Mama from Melbourne Dimitra Kouiroukidis isn’t worried about losing her job when she has an attack, but she knows she’s one of the lucky ones.
Thanks to the support of a close circle of friends, family and a flexible workplace, Mrs. Kouiroukidis only has to deal with the debilitating physical and emotional toll of epilepsy.
But according to a report, the total financial and well-being costs of epilepsy for the Australian economy this year will be $ 12.3 billion by 2019/20, roughly the same as lung cancer and Parkinson’s disease.
And for the estimated 14,603 new cases of epilepsy reported in 2019, lifelong costs per year will amount to $ 22.2 billion.
Prepared by Deloitte Access Economics, the report analyzed the economic burden of epilepsy data collected by the Australian Bureau of Statistics.
According to estimates, approximately 142,740 men, women and children will suffer from epilepsy nationwide in July.
Kouiroukidis, who was diagnosed at the age of nine, suffers from tonic-clonic attacks – formerly known as grand mal attacks – one of more than 40 different types of epilepsy and one of the most serious.
“It’s not a sexy disease,” she said.
“It doesn’t get much money, so people don’t always know much about it.”
The total financial and welfare costs of epilepsy for the Australian economy this year will be $ 12.3 billion in 2019/20, roughly the same as lung cancer and Parkinson’s disease (stock)
Tonic clonic attacks include phases of intense muscle stiffening and often violent spasms associated with loss of consciousness.
“When you get out, you feel like a train has hit you,” Kouiroukidis told AAP.
‘The first 48 hours after that are less than great. I’m usually bed-ridden with a migraine – no light or sunshine – I feel a bit like a zombie, “she said.
The report found that loss of productivity due to epilepsy had the largest financial impact and cost Australia around $ 2.3 billion through reduced participation, days off and lower overall lifespan.
Fortunately, where Mrs. Kouiroukidis works, the ethos is empowerment staff and work-life balance.
“During a bad time in 2017, my husband was able to call my employer and tell him what happened,” she said.
She took a few days off and then went back to full-time work without losing productivity.
That flexibility “makes a huge difference and because it doesn’t affect my performance, it doesn’t feel like special treatment,” she said.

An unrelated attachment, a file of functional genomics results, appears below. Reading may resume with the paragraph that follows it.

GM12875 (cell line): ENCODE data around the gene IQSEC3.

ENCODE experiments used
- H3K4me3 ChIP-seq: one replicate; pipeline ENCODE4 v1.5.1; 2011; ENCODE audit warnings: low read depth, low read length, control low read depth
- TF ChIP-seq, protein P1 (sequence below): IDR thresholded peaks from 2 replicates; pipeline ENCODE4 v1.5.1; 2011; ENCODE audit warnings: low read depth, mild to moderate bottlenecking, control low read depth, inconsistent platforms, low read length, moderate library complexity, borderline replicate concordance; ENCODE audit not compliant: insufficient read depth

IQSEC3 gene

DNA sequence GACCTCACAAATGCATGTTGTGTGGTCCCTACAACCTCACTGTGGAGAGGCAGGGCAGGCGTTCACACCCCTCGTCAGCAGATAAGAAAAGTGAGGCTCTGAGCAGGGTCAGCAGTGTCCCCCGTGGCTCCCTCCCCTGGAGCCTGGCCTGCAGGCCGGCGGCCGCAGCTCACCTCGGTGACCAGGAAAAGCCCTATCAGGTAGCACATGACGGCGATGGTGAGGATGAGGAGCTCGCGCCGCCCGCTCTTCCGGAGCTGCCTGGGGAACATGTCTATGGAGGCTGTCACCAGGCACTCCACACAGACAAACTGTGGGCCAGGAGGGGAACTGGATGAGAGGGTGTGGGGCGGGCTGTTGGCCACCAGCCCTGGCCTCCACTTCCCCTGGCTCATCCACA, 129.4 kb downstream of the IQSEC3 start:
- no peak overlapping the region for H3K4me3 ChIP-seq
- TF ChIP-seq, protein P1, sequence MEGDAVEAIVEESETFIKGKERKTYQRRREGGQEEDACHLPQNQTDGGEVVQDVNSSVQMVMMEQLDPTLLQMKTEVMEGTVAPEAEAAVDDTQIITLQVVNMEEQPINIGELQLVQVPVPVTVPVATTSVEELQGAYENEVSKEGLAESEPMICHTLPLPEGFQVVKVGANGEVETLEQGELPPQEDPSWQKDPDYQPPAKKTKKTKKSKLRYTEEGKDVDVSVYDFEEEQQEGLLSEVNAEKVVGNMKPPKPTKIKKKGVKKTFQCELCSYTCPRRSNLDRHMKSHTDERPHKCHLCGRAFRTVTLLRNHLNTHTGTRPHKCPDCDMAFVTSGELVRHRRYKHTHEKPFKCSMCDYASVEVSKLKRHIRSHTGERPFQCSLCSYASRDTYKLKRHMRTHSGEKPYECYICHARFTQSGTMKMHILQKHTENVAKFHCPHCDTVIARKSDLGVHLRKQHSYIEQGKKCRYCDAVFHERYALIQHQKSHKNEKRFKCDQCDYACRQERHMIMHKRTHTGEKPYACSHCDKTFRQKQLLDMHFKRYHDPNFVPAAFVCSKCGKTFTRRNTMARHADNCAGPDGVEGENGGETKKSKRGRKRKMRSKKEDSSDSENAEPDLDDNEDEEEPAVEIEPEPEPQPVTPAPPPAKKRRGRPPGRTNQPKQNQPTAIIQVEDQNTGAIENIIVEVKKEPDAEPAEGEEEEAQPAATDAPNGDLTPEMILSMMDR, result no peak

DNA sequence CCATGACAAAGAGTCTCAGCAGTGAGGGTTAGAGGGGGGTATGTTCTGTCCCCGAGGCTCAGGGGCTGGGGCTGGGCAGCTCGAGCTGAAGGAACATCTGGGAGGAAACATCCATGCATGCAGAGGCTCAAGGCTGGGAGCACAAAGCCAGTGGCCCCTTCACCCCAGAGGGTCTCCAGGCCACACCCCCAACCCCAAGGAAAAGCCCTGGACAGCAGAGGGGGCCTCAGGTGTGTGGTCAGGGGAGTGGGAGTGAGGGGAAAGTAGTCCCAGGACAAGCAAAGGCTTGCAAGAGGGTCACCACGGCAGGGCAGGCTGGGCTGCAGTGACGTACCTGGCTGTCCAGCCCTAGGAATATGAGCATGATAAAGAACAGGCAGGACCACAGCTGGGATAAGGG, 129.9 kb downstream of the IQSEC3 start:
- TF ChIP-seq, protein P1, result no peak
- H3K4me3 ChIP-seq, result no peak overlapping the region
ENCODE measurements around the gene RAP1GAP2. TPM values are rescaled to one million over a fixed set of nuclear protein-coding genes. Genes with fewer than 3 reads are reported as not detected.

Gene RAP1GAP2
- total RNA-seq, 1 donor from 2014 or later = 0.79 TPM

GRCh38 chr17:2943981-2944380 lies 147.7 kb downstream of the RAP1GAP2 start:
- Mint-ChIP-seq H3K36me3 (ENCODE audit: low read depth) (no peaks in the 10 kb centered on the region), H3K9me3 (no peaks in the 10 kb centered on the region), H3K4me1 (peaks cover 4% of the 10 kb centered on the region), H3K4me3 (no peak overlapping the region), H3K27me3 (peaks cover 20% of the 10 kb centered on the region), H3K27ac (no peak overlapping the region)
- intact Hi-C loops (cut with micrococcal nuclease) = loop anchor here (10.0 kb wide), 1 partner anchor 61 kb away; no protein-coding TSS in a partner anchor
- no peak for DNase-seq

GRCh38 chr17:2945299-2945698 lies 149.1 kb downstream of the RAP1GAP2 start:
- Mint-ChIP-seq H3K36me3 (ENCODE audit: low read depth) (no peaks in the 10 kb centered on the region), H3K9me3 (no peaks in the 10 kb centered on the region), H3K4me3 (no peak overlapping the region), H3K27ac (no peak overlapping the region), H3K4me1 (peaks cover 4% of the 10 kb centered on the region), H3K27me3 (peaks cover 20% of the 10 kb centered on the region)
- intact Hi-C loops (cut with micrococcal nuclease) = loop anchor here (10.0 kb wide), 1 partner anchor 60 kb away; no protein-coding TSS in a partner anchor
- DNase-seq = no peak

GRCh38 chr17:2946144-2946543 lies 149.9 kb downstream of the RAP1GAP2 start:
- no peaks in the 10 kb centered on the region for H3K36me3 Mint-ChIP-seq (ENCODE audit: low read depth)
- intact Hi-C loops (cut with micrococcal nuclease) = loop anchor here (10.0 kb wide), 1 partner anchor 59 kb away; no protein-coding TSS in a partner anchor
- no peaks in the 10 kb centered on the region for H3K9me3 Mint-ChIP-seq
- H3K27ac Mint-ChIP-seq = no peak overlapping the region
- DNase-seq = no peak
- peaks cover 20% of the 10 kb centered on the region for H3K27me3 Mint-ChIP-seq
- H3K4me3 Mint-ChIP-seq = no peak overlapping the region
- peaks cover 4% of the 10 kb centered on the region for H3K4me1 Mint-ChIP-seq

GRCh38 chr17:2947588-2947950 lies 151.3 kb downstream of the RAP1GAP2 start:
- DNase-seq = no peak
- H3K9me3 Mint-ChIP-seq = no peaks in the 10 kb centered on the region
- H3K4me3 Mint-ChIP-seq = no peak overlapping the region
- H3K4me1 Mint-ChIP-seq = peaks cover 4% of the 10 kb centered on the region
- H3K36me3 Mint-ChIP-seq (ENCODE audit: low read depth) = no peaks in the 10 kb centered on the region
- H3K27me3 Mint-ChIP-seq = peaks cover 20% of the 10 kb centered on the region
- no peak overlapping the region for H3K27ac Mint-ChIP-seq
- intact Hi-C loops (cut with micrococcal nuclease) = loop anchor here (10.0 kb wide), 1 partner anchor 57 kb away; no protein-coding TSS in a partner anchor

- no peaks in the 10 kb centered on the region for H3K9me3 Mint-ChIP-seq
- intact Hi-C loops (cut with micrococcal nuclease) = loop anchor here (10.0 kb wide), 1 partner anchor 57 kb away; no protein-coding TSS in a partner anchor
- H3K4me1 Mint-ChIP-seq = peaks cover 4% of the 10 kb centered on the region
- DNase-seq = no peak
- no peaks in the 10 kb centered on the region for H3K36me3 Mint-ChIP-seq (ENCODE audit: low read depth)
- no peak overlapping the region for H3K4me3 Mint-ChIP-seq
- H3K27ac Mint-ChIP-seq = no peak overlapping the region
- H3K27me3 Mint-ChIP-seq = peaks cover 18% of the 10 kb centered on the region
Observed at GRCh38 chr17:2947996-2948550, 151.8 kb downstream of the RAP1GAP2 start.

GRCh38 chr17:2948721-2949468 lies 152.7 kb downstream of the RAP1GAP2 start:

Epilepsy The president of Australia, Wendy Groot, says that more education is needed to reduce the burden of disease where it counts.
“After people first come to the hospital with epilepsy, people are the most vulnerable and need the most support from the community,” said Groot.
But the funding for the disease is low, despite being the second most severe neurological disease in Australia, after dementia.
In the 2019 federal budget, the Morrison government has set aside $ 20 million over four years to fund the Epilepsy Smart Australia program.
It is provided by Epilepsy Australia and is a series of online education and management tools to support people of all ages with epilepsy, with a focus on reducing stigma.
The organization has already rolled out Epilepsy Smart Schools, a class program for children and young people.
An estimated 142,740 people across the country will suffer from epilepsy in July 2020 and with 14,603 new cases of epilepsy reported in 2019, lifetime costs will increase to $ 22.2 billion per year
Mrs. Groot called on governments to contribute as well.
“Only a few states offer financing and none of it is recurring, they have to be lobbyed every time to continue. We’d rather spend those resources to help families and caregivers, “she said.
She rejected the NDIS and said it will never meet the needs of people with epilepsy. Epilepsy was not even considered for the NDIS in the early stages of the schedule, she said.
“Unfortunately (epilepsy) is really sliding under the radar,” said Groot.
Meanwhile, Mrs. Kouiroukidis’ nine-year-old twins are incredibly proud of their mother because they have come forward to talk about her illness.
She hopes the couple will grow up to educate people and break down the stigma that still plagues epilepsy patients.
“They understand that what your reality is is not someone else’s reality, and that must be celebrated,” she said.